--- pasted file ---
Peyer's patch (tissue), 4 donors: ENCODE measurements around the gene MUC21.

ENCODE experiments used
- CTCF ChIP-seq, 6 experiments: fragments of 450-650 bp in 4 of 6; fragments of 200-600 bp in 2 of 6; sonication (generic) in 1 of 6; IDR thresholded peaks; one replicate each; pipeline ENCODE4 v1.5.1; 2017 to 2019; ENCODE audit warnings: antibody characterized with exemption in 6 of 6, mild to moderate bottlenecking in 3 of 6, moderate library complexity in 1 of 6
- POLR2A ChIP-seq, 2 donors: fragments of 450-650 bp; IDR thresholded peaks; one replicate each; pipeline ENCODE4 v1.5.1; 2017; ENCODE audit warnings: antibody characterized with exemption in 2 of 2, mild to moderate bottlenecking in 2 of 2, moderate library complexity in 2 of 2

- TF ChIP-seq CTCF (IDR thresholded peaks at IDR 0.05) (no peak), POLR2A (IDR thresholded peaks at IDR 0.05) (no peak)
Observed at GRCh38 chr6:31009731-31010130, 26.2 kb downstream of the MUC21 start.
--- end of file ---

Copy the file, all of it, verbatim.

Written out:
Peyer's patch (tissue), 4 donors: ENCODE measurements around the gene MUC21.

ENCODE experiments used
- CTCF ChIP-seq, 6 experiments: fragments of 450-650 bp in 4 of 6; fragments of 200-600 bp in 2 of 6; sonication (generic) in 1 of 6; IDR thresholded peaks; one replicate each; pipeline ENCODE4 v1.5.1; 2017 to 2019; ENCODE audit warnings: antibody characterized with exemption in 6 of 6, mild to moderate bottlenecking in 3 of 6, moderate library complexity in 1 of 6
- POLR2A ChIP-seq, 2 donors: fragments of 450-650 bp; IDR thresholded peaks; one replicate each; pipeline ENCODE4 v1.5.1; 2017; ENCODE audit warnings: antibody characterized with exemption in 2 of 2, mild to moderate bottlenecking in 2 of 2, moderate library complexity in 2 of 2

- TF ChIP-seq CTCF (IDR thresholded peaks at IDR 0.05) (no peak), POLR2A (IDR thresholded peaks at IDR 0.05) (no peak)
Observed at GRCh38 chr6:31009731-31010130, 26.2 kb downstream of the MUC21 start.